I couldn't agree more with this advice from Money magazine. And the online tool "like" T. Rowe Price's that you should use is located right here in this website. See related link below for a discussion of some of the weaknesses of the T. Rowe Price tool.
When I questioned Dr. Pfau about what he and his co-authors meant by the statement, "clients may wish to consider their retirement income strategies more broadly than relying solely on systematic withdrawals from a volatile portfolio" in the paper "The 4% Rule is Not Safe in a Low-Yield World" (see below), he responded by referring me to this new paper to be published in the February issue of The Journal of Financial Planning.
The paper uses Monte Carlo simulations and "current market" assumptions to determine an efficient frontier of investment allocations that best meet the two competing financial objectives for retirement defined by Dr. Pfau: "satisfying spending goals and preserving financial assets." He examines allocations involving six different types of investments. Based on his methodology and assumptions, he concludes that the efficient frontier for a hypothetical 65-year old couple consists of combinations of stock and fixed single premium immediate annuities.
This is another excellent paper from Dr. Pfau that should be useful in helping retirees develop or refine their investment strategy. However, the approach suggested doesn't appear to provide guidance on how adjustments are made in later years for deviations from the spending plan, actual investment experience, changes in health or changes in initial assumptions. Perhaps he anticipates that the client and financial planner will meet periodically to re-run the model and make appropriate adjustments. In any case, I look forward to further research by Dr. Pfau using this model, particularly inclusion of qualified longevity annuity contracts in the investment allocation mix.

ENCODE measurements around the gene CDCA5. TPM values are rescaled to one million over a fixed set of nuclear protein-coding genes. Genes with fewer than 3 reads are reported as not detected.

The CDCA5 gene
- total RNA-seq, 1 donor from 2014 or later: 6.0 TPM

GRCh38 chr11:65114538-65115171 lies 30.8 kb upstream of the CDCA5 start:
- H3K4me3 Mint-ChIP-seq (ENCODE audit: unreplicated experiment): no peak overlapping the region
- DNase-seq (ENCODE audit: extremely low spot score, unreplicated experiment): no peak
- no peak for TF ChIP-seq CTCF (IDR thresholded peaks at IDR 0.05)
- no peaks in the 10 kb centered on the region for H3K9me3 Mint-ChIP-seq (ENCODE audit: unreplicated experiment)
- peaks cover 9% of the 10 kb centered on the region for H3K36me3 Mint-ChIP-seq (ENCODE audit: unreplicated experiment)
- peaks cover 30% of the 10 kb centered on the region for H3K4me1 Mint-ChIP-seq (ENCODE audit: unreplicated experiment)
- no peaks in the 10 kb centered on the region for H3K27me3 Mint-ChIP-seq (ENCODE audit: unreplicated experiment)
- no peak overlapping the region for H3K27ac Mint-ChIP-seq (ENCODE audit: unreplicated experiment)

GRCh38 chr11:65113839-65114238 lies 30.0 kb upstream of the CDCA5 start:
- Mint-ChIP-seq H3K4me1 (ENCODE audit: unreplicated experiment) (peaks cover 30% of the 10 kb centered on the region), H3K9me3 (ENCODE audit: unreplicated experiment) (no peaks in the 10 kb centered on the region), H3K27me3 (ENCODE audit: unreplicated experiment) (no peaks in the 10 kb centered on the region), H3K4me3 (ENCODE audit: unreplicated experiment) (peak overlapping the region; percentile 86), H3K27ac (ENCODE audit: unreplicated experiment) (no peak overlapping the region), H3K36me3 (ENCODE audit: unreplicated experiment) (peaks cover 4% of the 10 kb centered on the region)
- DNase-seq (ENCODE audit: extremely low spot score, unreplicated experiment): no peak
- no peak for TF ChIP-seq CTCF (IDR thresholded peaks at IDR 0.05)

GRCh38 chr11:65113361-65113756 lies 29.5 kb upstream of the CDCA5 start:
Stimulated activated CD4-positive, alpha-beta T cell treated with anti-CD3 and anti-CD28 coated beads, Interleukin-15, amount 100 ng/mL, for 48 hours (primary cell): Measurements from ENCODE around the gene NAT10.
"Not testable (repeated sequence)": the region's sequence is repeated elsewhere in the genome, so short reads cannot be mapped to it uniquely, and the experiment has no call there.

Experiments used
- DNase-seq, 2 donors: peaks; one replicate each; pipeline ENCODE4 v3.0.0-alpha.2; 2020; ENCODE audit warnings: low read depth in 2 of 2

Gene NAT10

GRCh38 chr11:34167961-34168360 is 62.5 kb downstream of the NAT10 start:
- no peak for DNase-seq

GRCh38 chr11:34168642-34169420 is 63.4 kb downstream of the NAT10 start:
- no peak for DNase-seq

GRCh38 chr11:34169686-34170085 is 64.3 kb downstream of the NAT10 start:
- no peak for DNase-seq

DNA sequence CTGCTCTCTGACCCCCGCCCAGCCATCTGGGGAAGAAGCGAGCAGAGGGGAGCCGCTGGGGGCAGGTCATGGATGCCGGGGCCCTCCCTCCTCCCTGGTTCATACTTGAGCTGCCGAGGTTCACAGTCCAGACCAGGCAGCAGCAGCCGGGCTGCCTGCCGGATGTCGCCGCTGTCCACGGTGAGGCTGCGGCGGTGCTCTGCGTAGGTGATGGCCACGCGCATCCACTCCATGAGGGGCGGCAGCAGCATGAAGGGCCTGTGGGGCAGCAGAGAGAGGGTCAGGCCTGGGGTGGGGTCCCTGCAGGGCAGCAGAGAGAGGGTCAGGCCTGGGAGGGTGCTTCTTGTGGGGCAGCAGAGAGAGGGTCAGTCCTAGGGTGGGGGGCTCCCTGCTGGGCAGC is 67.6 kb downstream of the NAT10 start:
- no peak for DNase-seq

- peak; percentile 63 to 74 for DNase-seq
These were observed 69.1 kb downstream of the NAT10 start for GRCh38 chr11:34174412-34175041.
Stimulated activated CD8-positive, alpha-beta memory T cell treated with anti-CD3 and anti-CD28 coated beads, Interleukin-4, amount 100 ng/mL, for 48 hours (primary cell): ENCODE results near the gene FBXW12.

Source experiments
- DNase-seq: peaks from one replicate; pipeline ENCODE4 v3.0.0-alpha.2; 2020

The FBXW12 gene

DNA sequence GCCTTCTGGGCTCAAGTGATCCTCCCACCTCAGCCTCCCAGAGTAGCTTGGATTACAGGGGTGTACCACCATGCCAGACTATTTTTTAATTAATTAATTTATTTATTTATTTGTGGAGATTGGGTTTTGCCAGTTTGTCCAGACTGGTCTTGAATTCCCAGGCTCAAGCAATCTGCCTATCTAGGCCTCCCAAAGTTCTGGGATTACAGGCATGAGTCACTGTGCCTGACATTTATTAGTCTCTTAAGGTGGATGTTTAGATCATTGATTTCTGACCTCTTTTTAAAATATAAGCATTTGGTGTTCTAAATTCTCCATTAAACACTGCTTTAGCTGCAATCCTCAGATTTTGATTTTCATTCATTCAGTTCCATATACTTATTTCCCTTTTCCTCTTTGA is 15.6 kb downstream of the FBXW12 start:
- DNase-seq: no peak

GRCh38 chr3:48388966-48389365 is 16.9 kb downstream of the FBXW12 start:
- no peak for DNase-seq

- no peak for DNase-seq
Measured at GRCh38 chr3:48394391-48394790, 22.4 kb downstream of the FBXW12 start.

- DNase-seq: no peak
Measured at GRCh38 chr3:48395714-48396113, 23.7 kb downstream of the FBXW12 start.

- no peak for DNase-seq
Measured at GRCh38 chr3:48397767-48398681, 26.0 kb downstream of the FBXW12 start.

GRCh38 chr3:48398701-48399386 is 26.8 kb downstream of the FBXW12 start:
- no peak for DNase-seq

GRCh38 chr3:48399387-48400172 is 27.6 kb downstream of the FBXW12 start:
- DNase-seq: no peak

I worked for many years with Steve at Watson Wyatt Worldwide (now Towers Watson). Steve is a fellow Fellow of the Society of Actuaries and is very passionate about helping people prepare for and prosper in their retirement years. Steve has written four books on retirement planning. His most recent book is entitled "Money for Life." It is an excellent book, and I'm not just saying that because he is my friend or because he refers to my website on pages 145-148 of the book. You can learn more about Steve's work on his website "Rest-of-Life.com," and I recommend that you read his excellent blog articles for CBSMoneywatch.
The 4% Rule is Not Safe in a Low-Yield World
(Social Science Research Network, January 15, 2013)
The authors put what is hopefully the final nails in the coffin of the 4% Withdrawal Rule, and make a compelling argument for avoiding any "safe" withdrawal rate strategy. They conclude that, "The success of the 4% rule in the U.S. may be an historical anomaly, and clients may wish to consider their retirement income strategies more broadly than relying solely on systematic withdrawals from a volatile portfolio."
As noted elsewhere on this website, I agree with the authors that the 4% Rule (or some other specific "safe" withdrawal rate) does a poor job of balancing the dual needs of retirees to maintain lifestyle spending and preserve financial assets. Retirees need a spending plan that is flexible, reflects actual spending and investment experience and reflects individual circumstances (such as existence of other lifetime income through defined benefit plans or immediate or deferred annuity contracts as well as any bequest motives). Fortunately, the actuarial approach outlined in this website can help you meet these needs.